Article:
8. Fans Say "Good Luck Daniel Craig"

    Bond fans are angry at the press certain negative sites have garnered, and seek to redress the balance. After reactionary sites were launched following the announcement of Daniel Craig as the sixth official incarnation of James Bond, the general consensus has been that fans are appalled by EON Productions/Sony Pictures’ choice. However, has founded in an effort to allow true fans of Her Majesty’s Secret Servant to express their delight at the casting of Craig.

    “We were aware through comments made by Daniel Craig and the worldwide press recently that the opinion was the fans were upset by his casting”, said founder David Winter “however the majority of our community at CBn are excited by the prospect of a reinvented 007. We just wanted to give them a voice.” was set up in reaction to the ten month battery Casino Royale has received in the press since “” was launched by those disgruntled by the dismissal of Pierce Brosnan as Bond, ordering fans to boycott the film, “but has always had a ‘let’s wait and see’ policy”, Winter professes, “and we are now getting increasingly thrilled by what we are seeing”. was launched on Friday 11th August and has already received a lot of attention from fans wishing to express their excitement for Casino Royale, the 21st James Bond film by producers Eon Productions. The web site has had messages of support for Daniel Craig from people all around the world; Argentina, Asia, Australia, Austria, Belgium, Canada, Cayman Islands, Finland, France, Germany, Greece, Italy, Malaysia, Norway, Portugal, Switzerland, Trinidad, the UK and the US.

    The CBn Team @ 2006-08-16
  9. CBn Celebrates 6000 Members

    The James Bond forums have reached a milestone number of 6000 members.

    Congratulations to ‘LUMBFILM’ for being CBn’s 6000th member. With over 570,000 posts, CBn is by far the largest and most active James Bond forum in the world.

    In addition, the CBn RSS feed syndicates CBn news stories all over the world. Check out the CBn Podcast–the first and only James Bond podcast on the internet–for all the latest news in the world of 007.

    Not a member of the CBn forums yet? Simply register here. It’s free and it only takes a minute. Then join in on the fun!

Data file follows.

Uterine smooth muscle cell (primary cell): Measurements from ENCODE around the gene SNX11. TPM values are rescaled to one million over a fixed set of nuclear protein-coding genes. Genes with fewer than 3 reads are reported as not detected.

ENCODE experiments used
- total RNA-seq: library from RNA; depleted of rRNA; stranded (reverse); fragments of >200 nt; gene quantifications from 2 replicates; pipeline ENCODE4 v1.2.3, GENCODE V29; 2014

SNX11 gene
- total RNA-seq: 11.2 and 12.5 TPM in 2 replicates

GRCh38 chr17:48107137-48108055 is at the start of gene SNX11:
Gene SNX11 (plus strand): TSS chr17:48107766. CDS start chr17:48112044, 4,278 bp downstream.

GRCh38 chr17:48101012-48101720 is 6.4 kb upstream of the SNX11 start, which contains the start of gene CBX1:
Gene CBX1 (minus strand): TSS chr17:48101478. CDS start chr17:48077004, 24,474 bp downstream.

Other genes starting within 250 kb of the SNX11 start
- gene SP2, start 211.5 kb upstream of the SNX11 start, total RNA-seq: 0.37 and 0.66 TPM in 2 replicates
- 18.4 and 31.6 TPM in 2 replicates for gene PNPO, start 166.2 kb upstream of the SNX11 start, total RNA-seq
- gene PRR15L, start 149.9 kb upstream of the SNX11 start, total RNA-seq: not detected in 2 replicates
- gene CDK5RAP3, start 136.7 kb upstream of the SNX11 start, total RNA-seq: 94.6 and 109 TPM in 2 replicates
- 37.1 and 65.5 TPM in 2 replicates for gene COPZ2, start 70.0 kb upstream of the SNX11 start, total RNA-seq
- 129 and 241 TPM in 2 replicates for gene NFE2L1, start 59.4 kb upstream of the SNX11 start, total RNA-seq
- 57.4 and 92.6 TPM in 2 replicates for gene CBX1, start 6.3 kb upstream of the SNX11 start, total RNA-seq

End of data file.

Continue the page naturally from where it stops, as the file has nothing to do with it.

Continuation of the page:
Keep watching CBn for full coverage of Casino Royale and all things James Bond.

    CBn–Where all other Bond sites end…this one begins!

    The CBn Team @ 2006-07-29
  10. Win a Signed Copy of 'The Man Who Saved Britain'

    Courtesy of Simon Winder, we now have a new signed hardback edition of The Man Who Saved Britain: A Personal Journey into the Disturbing World of James Bond to give away to one lucky CBn member. You must be a registered member of the CBn Forum & answer the questions correctly to be eligible to win.

    To enter, send your answers to the following questions to this mailbox (Subject: Man Who Saved Britain contest) by Monday 17, July, 2006 at 5:00pm GMT.


    • What is your CBn Forum Screen Name?
    • What is the name of the James Bond movie set for worldwide release in November of this year?
    • Who does Simon Winder indicate is his favorite Bond Girl? [hint: read the CBn Interview with Simon Winder for help with this question]

    All those who answer correctly will be put into a drawing and the winner will be sent a PM via the CBn Forums to the Screen Name they provided to inform them of their win. The winner must respond to this PM within 3 days with the requested information (name, address, etc) or another drawing will be held. The winner will be announced once shipping information has been received.

    Delivery for the contest winner: Although delivery time is likely to be much quicker, the winner should allow 4-6 weeks after the contest ends to receive the product. The prize is not transferable, with no cash redemptions and/or substitutions. All international winners will be responsible for any duties, tariffs, taxes or import fees assessed to their prize. Further some countries outside of the U.S. do not have reliable mail services. In the event that a prize has been stolen or mishandled during shipment to an international destination, we may not be able to replace the specific item.

    The CBn Team @ 2006-07-10